BIG things of the Cradle Coast Tasmania
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BIG things of the Cradle Coast Tasmania

Tasmania may appear to be small on the map, but we’re kind of a big deal.

As well as boasting some of the state’s big ticket items in the way of stunning natural attractions, the North-West Coast is home to a host of fun Instagram-worthy manmade “Big Things” that you must include in your road trip itinerary across the region.

The Big Penguin

Just when you thought a quaint seaside village called Penguin couldn’t be anymore adorable, throw a three-metre tall cement penguin into the mix and the town becomes a must-see spot.

Having taken up residence on the picturesque foreshore opposite the Visitor Information Centre in 1975 to mark the centenary of the proclamation of the township, the Big Penguin has featured in countless happy snaps.

Now the icon can often be seen sporting an array of ever-changing outfits and accessories to mark special occasions.

While you’re in Penguin take a wander around town, visit the famous Sunday market and of course you can see the real thing here too, with little penguin rookeries all the way along the coastline

The Big Platypus

Normally the platypus is an elusive creature that can take some patience to spot in the North-West Coast’s beautiful waterways.

But for a guaranteed encounter of a larger-than-life monotreme head to historic Latrobe, about 10 minutes from Devonport, where you will find the chisel and chainsaw-carved Big Platypus outside the Australian Axeman's Hall of Fame at 1 Bells Parade.

Afterwards head into the Platypus Interpretation Centre where you can see a forest glade display consisting of six ponds with a flowing water feature, dioramas, sculptures, mural boards and screens.

Then make your way to Warrawee Reserve to have a go at spotting the real thing or ask in the centre about booking a guided platypus tour.

The Big Cherries

Latrobe is home to not one but two of the Cradle Coast’s Big Things, with an oversized pair of juicy red cherries just down the road from the Big Platypus, on the Bass Highway outside The Cherry Shed.

After you’ve worked up your appetite head inside the Cherry Shed where the cafe offers a menu with a hint of cherry, you can taste a range of jam and sauces, see fruit ice-cream mixed before your eyes and visit the gift shop.

All of their products are made using fruit grown and processed right here on the North-West, which produces some of the largest and most richly flavoured cherries you'll ever taste.

Fresh cherries are available from mid-December to mid-February (season dependent) while frozen cherries are available all year round.

The Big Spud

Only a further three minutes up the highway from Latrobe you will come across a North-West icon, perched atop a pole in Sassafras.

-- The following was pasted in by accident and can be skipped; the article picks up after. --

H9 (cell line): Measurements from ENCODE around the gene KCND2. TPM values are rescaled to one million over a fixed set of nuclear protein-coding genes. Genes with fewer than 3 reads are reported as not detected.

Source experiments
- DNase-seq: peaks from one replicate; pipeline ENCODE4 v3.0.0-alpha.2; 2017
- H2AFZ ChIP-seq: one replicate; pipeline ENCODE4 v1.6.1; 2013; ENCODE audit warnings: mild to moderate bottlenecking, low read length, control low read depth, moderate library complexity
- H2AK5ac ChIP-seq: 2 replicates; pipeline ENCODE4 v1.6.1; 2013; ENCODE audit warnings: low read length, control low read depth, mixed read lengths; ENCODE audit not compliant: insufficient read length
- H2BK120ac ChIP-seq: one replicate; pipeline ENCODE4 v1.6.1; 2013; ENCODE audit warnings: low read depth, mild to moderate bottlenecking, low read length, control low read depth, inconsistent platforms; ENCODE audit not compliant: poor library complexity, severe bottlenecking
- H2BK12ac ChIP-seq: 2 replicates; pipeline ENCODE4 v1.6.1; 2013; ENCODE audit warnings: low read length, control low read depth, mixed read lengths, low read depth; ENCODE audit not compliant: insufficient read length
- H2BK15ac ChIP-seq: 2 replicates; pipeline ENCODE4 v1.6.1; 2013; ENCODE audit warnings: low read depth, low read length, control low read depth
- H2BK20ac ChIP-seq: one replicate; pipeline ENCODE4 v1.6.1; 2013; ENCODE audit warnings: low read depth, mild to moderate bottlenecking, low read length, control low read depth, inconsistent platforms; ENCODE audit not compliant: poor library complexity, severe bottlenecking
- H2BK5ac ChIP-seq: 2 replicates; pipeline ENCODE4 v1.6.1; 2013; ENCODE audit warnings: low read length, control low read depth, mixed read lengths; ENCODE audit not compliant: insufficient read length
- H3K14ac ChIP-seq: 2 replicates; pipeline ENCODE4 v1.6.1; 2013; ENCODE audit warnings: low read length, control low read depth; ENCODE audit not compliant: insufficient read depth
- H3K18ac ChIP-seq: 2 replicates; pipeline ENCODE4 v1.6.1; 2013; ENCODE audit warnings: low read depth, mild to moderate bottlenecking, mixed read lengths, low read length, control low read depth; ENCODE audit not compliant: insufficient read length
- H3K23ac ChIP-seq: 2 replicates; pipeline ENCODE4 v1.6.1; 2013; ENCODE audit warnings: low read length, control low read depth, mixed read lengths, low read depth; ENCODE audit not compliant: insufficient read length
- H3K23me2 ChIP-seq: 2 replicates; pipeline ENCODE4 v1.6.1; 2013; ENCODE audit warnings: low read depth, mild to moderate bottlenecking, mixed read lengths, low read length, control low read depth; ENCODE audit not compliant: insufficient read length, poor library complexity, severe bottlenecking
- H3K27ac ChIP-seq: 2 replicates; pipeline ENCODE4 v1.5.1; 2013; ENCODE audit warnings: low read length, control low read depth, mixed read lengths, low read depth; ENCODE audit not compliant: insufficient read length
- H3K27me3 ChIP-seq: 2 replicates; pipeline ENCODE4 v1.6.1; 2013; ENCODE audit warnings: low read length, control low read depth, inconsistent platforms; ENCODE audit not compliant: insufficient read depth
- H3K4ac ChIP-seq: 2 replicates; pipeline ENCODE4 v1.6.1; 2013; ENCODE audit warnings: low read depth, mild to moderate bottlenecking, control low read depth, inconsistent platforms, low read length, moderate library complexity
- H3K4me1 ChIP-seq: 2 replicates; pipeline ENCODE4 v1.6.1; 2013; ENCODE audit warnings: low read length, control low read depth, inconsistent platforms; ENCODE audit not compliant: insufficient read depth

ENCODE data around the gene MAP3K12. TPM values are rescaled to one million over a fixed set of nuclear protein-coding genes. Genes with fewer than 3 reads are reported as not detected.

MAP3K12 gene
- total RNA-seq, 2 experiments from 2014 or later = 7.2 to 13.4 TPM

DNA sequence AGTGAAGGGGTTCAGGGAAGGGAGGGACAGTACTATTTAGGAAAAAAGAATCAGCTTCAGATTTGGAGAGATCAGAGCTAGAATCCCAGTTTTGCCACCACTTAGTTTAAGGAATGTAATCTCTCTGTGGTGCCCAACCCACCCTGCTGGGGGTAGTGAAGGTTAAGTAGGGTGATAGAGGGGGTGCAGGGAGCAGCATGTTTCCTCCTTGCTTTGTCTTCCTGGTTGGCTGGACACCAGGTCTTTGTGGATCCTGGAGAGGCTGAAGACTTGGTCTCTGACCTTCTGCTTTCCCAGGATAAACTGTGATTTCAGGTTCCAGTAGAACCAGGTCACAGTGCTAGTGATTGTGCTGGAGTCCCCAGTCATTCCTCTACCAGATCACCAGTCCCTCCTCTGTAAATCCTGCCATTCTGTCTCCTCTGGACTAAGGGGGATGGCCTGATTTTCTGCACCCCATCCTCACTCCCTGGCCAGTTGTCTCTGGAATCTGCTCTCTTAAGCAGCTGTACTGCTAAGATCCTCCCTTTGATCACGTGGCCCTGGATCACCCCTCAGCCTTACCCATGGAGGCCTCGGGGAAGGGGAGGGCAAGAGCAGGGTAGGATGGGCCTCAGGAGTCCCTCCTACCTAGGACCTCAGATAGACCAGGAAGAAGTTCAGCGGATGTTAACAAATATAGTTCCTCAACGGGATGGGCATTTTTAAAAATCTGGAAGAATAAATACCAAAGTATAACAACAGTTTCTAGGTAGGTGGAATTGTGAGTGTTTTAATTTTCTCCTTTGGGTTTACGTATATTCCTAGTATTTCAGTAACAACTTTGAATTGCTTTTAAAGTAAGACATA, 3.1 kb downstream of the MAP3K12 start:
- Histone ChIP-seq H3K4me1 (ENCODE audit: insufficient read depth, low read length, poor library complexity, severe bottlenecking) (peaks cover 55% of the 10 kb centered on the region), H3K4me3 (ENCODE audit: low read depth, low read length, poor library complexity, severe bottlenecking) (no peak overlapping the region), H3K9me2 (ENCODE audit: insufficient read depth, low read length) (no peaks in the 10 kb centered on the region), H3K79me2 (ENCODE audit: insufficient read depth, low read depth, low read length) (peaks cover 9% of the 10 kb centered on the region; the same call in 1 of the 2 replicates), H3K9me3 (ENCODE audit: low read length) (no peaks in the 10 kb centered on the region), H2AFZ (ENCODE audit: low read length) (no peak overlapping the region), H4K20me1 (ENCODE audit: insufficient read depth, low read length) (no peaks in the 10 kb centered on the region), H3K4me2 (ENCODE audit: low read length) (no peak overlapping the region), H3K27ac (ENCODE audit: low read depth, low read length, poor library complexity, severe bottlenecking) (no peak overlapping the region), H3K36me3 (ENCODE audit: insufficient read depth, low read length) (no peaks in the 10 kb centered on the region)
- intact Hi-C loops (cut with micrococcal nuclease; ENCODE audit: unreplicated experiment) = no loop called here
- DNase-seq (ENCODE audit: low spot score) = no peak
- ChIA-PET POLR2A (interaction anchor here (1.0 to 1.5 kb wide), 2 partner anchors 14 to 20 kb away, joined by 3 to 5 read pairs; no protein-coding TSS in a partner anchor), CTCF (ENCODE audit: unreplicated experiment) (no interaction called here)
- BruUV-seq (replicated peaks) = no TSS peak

Kenny Kennebec, the giant potato, is more affectionately known as the Big Spud, and has been wearing his dapper hat and waving to travellers for more than 30 years.

He was built to advertise the original vegie shed business on the site, which opened in 1982 and has since been converted to a service station.

Nominated as one of the state's top heritage places in a Heritage Festival poll and securing more popular votes than such valuable historical landmarks as Home Hill in Devonport, keep your eyes peeled for the Big Spud.

The Big Apple

An eight minute drive from Devonport will bring you to Spreyton’s Big Apple retail complex, where you can grab a bite to eat after snapping your shot of the large piece of fruit sitting on the roof.

The original fruit and vegetable business on the site was owned by the Squibb family, one of the pioneering orchardist families at Spreyton.

You can still see many orchards in the area, and for a refreshing way to taste the apple products you can’t beat the Spreyton Cider Co, just four minutes away on the corner of Sheffield Road and Melrose Road.

Here you can sample their cider, peek through the windows into the cidery, purchase Tasmanian products from the shop and even catch live music acts.

The Big Tasmanian Devil

Tasmania is famous for its ferocious devils, and for an encounter with a giant version make your way to Trowunna Wildlife Park at Mole Creek, about 50 minutes from Devonport.

You can’t miss it – the more than two-metre tall black-and-white marsupial guards the entrance to the 65-acre sanctuary, where you can also see the real thing, plus a range of other creatures.

Trowunna has been caring for native animals since 1979, and continue to house the world's largest heritage population of endangered Tasmanian Devils.

They offer daily educational interactive tours and facilities such as the Devil Education and Research Centre, a gift shop, parking, toilets, picnic tables and barbecues.

The Big Crayfish

For the freshest Tasmanian seafood around, as well as a sighting of a giant crayfish, make your way to the gorgeous little fishing village of Stanley, about an hour and a half from Devonport.

The super-sized southern rock lobster is mounted on the roof of Hursey Seafoods, where the tasty crustaceans are kept alive in sea tanks, which ensures supply all year and provides consumers with the very best taste.

Nestled under the famous Nut, it’s a great spot to order your takeaway and check out the local fish in the display tanks while your food is cooked, purchase fresh seafood, including fish fillets, lobster, oysters, scallops and prawns, from the deli or head upstairs to the restaurant overlooking the bay.

Then be sure to work off your meal with a walk along one of the beautiful beaches, through the historic main street lined with interesting stores and up the zig-zagging path to the top of the Nut for an amazing view.

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